From award-winning author Tim Jeal comes a vivid examination of the six larger-than-life men and one extraordinary woman who set out to find the source of the White Nile in the 19th century.
©2011 Tim Jeal (P)2011 Tantor
"Jeal recounts each perilous expedition to unlock the secrets of the Nile watershed with an astonishing clarity and depth that brings to life the hazardous environs of equatorial Africa." (Booklist)
historical fiction writer
I listened to this book in order to research Victorian Africa for a book I'm writing. The details were fascinating, heart-breaking. I was surprised to learn more about the way the English made such an impact on the development of Africa and contributed to the problems there today.
The reader's voice is so deadpan that I thought at first it was computer generated. I became accustomed to it eventually but I don't think it contributed to my enjoyment of the story.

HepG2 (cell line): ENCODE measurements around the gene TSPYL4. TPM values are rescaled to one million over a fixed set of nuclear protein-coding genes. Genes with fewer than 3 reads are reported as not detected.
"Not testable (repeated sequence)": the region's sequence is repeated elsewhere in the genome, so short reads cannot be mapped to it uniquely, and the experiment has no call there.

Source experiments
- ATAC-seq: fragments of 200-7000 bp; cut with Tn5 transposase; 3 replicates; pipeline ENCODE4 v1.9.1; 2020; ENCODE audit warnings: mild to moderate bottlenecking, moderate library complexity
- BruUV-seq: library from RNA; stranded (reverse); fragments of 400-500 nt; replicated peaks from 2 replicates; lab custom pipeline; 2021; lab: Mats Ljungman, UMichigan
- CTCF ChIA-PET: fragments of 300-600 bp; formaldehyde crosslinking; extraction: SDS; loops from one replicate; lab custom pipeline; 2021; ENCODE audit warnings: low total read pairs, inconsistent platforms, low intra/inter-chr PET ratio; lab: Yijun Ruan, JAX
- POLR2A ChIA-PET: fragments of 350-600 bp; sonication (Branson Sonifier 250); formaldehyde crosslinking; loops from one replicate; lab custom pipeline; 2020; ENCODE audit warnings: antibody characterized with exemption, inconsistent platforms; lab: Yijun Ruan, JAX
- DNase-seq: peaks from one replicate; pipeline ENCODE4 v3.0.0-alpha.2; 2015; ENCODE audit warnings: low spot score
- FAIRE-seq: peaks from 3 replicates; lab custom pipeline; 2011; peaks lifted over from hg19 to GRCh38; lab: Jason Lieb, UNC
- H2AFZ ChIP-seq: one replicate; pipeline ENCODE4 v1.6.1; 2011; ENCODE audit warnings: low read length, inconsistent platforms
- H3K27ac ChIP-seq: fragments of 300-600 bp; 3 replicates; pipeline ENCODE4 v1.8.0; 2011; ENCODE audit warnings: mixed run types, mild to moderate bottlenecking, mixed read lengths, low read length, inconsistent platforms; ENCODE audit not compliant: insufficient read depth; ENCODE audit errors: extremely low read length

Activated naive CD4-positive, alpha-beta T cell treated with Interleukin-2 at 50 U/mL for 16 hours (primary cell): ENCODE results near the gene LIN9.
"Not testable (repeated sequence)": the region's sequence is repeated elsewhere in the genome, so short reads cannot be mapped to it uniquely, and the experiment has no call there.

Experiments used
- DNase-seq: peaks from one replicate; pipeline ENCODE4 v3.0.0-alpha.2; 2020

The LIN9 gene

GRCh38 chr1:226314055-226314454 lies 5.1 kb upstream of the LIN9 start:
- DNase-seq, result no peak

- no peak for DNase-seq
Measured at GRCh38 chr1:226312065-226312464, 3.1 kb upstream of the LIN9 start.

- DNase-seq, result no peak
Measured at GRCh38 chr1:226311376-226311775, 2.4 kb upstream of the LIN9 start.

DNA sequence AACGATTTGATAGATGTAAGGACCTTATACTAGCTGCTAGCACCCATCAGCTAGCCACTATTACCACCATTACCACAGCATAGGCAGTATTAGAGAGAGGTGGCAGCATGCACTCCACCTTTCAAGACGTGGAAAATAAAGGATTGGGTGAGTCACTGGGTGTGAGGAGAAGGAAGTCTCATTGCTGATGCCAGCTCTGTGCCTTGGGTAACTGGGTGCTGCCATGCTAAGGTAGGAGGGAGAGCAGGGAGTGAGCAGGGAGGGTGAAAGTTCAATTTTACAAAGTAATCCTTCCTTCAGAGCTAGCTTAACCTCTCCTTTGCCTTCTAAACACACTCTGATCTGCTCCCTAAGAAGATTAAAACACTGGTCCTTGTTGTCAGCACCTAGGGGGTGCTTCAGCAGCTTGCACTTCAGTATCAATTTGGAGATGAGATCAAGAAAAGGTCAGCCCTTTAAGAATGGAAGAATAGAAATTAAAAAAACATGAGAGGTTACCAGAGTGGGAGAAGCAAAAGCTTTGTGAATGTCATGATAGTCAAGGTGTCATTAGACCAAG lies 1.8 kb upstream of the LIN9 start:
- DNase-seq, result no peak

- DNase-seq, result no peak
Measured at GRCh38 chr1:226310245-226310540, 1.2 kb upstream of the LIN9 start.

The narrator! His voice is very clear, but so monotone that he could be reading the phone book.
The river itself. It's dangerous and beautiful and mysterious.
I'm pretty sure I will not. I think he could be a good narrator, but he needs to loosen up quite a bit.
Yes, the story actually is fascinating. I have no idea who would be starring. I am not a casting agent. I'm just reviewing an audiobook.
I would actually buy this book again if I could find a version with another narrator.
Buy this book.
Story: Overall, it was an unique book. It showed three remarkable things: the character of the explorers and their backgrounds, the incredible organized chaos that was tribal Africa during this time, and the unique opportunities for these people versus the calm, stable Great Britain. At the end of the book, the discussion of the East Africa after the colonial period was not really relevant and open to debate. The exploration narrative was dramatic enough.
Reader: The reader was excellent and very easy to listen to in all his characters.
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